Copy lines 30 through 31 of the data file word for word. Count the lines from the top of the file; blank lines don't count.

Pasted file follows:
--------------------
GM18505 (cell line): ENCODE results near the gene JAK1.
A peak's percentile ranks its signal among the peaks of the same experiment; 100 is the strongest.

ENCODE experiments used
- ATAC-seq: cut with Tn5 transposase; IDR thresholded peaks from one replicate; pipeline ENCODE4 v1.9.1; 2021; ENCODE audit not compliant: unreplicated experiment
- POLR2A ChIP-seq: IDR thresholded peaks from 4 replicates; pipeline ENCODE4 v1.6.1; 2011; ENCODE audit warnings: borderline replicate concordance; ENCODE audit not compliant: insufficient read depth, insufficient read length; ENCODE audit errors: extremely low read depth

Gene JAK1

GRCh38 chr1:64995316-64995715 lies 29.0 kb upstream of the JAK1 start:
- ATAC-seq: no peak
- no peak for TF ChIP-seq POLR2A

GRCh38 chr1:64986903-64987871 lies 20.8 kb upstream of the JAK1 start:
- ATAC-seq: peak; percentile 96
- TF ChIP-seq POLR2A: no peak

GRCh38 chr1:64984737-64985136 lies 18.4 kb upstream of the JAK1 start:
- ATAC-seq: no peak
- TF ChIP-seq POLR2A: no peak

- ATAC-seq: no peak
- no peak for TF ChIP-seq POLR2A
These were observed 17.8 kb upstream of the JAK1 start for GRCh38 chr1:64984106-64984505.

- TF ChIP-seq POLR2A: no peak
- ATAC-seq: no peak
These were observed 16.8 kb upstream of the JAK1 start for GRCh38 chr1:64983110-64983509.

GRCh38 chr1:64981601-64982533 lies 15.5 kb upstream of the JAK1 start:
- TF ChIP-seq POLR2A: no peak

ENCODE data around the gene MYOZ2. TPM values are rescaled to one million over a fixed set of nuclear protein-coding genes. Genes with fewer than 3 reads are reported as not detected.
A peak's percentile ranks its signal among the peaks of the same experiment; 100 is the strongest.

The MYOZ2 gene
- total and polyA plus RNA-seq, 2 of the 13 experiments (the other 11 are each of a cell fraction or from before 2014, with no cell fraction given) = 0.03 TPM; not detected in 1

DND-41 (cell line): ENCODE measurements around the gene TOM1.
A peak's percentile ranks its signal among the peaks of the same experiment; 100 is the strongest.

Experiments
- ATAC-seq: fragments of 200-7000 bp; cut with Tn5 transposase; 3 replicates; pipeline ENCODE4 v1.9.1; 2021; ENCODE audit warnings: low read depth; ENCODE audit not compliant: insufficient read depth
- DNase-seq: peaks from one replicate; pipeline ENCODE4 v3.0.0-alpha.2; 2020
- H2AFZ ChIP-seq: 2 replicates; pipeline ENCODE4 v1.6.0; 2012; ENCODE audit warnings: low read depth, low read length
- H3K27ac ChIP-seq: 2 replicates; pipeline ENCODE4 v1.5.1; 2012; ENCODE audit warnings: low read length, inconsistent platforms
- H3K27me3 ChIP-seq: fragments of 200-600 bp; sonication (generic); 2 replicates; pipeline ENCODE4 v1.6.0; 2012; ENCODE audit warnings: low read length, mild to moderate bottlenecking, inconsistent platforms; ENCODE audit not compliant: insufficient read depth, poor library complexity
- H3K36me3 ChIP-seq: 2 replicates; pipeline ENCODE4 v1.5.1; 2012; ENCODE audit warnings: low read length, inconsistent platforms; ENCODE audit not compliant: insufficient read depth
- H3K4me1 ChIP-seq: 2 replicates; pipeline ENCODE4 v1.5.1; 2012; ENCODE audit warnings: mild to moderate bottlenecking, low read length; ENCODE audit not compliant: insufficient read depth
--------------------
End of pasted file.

Experiments
- ATAC-seq: fragments of 200-7000 bp; cut with Tn5 transposase; 3 replicates; pipeline ENCODE4 v1.9.1; 2021; ENCODE audit warnings: low read depth; ENCODE audit not compliant: insufficient read depth